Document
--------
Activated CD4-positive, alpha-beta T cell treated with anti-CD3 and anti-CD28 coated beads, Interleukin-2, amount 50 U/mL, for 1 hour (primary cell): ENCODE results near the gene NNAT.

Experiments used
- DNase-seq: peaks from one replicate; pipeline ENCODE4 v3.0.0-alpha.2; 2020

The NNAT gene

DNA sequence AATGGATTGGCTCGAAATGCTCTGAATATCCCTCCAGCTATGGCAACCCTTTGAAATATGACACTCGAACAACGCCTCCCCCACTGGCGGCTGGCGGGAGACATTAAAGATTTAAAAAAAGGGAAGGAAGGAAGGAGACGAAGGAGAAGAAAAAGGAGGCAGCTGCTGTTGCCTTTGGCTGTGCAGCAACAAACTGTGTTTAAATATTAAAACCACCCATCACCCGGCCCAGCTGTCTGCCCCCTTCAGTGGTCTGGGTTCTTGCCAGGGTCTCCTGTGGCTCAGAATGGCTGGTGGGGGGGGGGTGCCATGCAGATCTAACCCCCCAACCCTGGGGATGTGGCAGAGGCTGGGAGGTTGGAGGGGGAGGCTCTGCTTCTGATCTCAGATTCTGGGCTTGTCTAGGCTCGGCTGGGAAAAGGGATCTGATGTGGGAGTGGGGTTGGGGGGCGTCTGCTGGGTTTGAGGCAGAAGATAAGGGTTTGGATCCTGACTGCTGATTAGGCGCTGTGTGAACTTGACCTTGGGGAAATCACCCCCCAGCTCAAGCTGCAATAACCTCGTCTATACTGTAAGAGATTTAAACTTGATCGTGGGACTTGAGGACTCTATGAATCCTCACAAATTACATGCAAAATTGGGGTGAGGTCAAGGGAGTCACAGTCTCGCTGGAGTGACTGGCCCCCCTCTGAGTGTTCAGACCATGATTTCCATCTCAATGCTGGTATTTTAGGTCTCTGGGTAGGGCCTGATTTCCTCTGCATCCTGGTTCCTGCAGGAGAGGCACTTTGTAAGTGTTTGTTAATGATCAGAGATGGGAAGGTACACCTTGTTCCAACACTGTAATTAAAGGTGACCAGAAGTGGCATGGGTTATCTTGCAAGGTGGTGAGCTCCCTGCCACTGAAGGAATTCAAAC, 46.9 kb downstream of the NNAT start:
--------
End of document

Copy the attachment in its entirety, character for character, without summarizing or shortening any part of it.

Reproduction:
Activated CD4-positive, alpha-beta T cell treated with anti-CD3 and anti-CD28 coated beads, Interleukin-2, amount 50 U/mL, for 1 hour (primary cell): ENCODE results near the gene NNAT.

Experiments used
- DNase-seq: peaks from one replicate; pipeline ENCODE4 v3.0.0-alpha.2; 2020

The NNAT gene

DNA sequence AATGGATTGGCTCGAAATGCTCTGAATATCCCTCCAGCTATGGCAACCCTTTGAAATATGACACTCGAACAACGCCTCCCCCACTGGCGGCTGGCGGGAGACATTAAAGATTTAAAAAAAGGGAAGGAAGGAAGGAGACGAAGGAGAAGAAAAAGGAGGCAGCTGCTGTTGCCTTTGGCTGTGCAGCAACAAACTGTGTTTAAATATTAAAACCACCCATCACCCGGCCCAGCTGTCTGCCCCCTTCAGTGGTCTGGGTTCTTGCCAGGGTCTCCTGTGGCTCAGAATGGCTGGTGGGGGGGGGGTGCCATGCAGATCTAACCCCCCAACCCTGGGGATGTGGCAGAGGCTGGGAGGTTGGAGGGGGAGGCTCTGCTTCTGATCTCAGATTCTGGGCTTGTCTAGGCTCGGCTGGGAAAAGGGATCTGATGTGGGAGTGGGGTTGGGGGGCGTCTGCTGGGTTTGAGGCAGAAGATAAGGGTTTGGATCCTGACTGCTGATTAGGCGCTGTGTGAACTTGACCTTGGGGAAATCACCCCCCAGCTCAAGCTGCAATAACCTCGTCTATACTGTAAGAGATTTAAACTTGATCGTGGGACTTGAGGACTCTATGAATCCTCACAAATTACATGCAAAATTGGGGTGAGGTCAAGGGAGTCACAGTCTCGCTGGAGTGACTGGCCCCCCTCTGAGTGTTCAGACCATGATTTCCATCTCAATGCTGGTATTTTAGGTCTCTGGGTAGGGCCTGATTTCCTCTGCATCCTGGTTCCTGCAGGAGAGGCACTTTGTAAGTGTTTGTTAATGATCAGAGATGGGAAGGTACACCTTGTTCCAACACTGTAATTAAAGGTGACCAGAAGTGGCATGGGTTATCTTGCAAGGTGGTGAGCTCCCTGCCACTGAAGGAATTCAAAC, 46.9 kb downstream of the NNAT start: